Last month, my Physics First students entered the Cassini Scientist-for-a-Day essay contest, in which they had to argue why the Cassini team at the Jet Propulsion Lab should pick one of four possible targets for the NASA probe to study. Nationally, about 400 students participated, submitting 188 essays for judging.
Five of our 13 submissions made it to the semifinals, and one proceeded to the final round of judging. On that basis, we were invited to join an hour-long video conference with the Cassini scientists on Dec. 5. In the end, none of our submissions were winners, that honor going to two high school students in Palo Alto, California, and Wilmington, Delaware, but the success we did have is a measure of the hard work and talent of the students involved.
The Cassini-Huygens probe has been exploring Saturn and its moons since 2004. Huygens successfully landed on the moon Titan, while Cassini careens through the Saturnian system. The Cassini team has to decide which targets to image well in advance of the probe’s arrival, since there is a limited window of opportunity to take the pictures. There is no turning around to take a second look!
For the contest, the Cassini scientists narrowed the possible targets to four. Students had to pick one and write an essay of no more than 500 words explaining why the team should use the 91 minutes of available imaging time to obtain the most useful scientific results.
Target 1 included the moon Mimas emerging from the limb of Saturn and a section of the rings.
Target 2 was a wide-angle view of half of the planet, its ring system and an assortment of its 60 moons.
Target 3 showed the moon Prometheus near the edge of the planet and a section of the rings.
Target 4 focused exclusively on the moon Tethys.
The “winning” target was number 2, although Cassini was also able to image Mimas and Tethys during the imaging run.
This essay was one of the national finalists. It was written by a team of four ninth graders, whose names I have removed for their pirvacy.
The Cassini spacecraft will be flying past Saturn on Nov. 30, 2007, approximately 1,468,000 kilometers away from Saturn’s cloud tops. We have chosen one of four targets that the space camera can aim its lens at to examine and analyze. We decided target one would be the most valuable and informative for several reasons.
Target one is an image of Mimas, coming out from behind Saturn. Because Mimas is shown next to Saturn and its rings, we can estimate how Mimas may interact with its rings while it is orbiting. When we saw the crater, Herschel, we figured that if Mimas had collided with a rock in one of Saturn’s rings during its orbit, it may have created the large crater. On the probe, there are radar imagers that could examine the terrain of Mimas. The infrared, ultraviolet, and visual cameras could help determine the composition of Mimas and Saturn’s ring particles. By looking at the terrain on Mimas, we may be able to discover how the rock that caused the crater may have hit Mimas. We could determine what kind of ice Mimas is made of and what features its terrain may have that may have made Mimas more vulnerable to having large craters. Because Mimas is mostly made of ice, when it comes in contact with objects with great impact such as rocks, the impact energy may make Mimas heat up and melt the ice creating a crater. From this target, we may also be able to determine why the South Pole region has fewer craters greater than 20 km, but other areas have craters greater than 40 km, even though Mimas does not rotate while it is orbiting. We calculated that Mimas would be roughly 5,000 km in ring E, which means at some point, Mimas will collide with the rocks in ring E. Target one also shows a portion of Saturn’s rings, Mimas, and a portion of Saturn, which allows us to get a close look at three different objects all at once, so there is more to see and analyze in the photograph. The picture is also more visually appealing. The objects in the picture are well balanced out and vary in many shapes. This target would be a successful picture in items such as calendars and books, to grab the onlooker’s eye, and draw their attention to the beauty of Saturn, Saturn’s rings, and Mimas, and perhaps interest them into researching more on the subject.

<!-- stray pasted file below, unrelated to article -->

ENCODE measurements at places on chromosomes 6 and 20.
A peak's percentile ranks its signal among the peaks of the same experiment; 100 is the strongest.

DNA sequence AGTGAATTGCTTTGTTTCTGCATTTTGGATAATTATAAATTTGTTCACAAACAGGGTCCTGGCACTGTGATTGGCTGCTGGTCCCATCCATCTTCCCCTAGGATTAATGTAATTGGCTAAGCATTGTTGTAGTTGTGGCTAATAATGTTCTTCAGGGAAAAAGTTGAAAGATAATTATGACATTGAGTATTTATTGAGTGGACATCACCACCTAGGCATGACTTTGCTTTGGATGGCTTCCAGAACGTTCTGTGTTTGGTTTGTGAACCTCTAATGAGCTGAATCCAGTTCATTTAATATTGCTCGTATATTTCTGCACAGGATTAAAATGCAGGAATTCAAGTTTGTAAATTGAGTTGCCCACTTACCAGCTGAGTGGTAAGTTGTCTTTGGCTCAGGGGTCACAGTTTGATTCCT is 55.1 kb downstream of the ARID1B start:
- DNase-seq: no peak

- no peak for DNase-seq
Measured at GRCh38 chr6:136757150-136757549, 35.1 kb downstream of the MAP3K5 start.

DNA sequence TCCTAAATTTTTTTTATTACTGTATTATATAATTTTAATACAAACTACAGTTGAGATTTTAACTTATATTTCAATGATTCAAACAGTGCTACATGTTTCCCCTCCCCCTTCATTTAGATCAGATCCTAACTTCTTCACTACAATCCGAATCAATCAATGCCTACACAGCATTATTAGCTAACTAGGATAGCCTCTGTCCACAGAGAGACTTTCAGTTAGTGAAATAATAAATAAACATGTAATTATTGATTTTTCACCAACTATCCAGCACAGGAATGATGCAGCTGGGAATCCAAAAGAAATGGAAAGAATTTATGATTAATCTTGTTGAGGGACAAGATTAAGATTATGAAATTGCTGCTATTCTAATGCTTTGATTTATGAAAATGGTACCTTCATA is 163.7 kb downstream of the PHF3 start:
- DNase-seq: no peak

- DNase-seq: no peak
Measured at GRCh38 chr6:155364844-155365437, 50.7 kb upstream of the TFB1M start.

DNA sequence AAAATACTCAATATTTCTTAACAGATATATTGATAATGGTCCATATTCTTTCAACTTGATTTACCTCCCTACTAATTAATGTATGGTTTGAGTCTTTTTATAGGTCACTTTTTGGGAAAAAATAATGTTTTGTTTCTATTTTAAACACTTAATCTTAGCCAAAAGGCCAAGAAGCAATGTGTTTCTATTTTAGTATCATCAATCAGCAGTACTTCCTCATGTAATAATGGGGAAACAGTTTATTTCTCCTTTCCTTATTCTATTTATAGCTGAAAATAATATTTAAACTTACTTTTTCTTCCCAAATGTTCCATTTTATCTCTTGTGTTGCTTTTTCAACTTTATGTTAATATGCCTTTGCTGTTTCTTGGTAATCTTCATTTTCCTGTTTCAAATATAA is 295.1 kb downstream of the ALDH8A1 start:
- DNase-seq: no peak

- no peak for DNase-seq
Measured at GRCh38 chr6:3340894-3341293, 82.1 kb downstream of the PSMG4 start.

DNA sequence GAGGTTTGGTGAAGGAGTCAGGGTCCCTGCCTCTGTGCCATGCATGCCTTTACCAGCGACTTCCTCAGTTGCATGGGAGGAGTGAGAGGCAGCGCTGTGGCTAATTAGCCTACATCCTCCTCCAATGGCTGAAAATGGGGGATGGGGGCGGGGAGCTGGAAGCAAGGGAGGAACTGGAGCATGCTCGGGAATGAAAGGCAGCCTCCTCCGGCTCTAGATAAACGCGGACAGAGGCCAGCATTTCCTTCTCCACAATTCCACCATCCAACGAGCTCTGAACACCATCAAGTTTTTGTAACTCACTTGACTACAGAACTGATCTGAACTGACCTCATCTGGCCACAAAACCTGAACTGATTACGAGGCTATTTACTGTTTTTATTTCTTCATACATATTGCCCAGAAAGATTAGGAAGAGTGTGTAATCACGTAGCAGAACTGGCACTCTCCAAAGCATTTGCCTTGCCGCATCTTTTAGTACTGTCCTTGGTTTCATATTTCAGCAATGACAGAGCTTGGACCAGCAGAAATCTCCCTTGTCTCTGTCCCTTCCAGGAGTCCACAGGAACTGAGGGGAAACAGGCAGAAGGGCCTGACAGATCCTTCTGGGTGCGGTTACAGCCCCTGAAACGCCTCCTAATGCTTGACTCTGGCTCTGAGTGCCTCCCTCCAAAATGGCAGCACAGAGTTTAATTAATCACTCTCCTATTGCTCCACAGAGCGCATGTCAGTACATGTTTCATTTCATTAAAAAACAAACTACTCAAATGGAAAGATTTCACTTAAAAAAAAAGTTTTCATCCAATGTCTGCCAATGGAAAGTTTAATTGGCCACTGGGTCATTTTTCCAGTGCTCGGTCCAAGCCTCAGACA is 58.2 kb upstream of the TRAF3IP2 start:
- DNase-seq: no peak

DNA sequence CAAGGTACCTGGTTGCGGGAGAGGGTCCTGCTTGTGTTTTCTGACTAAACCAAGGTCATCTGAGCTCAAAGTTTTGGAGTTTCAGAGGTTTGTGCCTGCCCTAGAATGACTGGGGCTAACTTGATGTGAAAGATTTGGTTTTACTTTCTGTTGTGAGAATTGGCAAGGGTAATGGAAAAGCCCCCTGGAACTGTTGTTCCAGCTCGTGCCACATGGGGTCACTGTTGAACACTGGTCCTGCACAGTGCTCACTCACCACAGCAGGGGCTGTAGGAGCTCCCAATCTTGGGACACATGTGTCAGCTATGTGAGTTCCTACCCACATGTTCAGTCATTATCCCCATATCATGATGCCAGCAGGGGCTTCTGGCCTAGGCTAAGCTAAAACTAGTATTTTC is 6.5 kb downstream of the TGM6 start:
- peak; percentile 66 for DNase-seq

We figured that from this photograph you can learn a lot more about Mimas’s interaction with Saturn and Saturn’s rings. While there was another image that had many moons, we did not choose it as our target because we figured that the information we could acquire in this target would not be as detailed as the information in target one. This photo will help determine the many things we talked about in this essay and much more about Mimas and how it interacts with Saturn and the rings around it.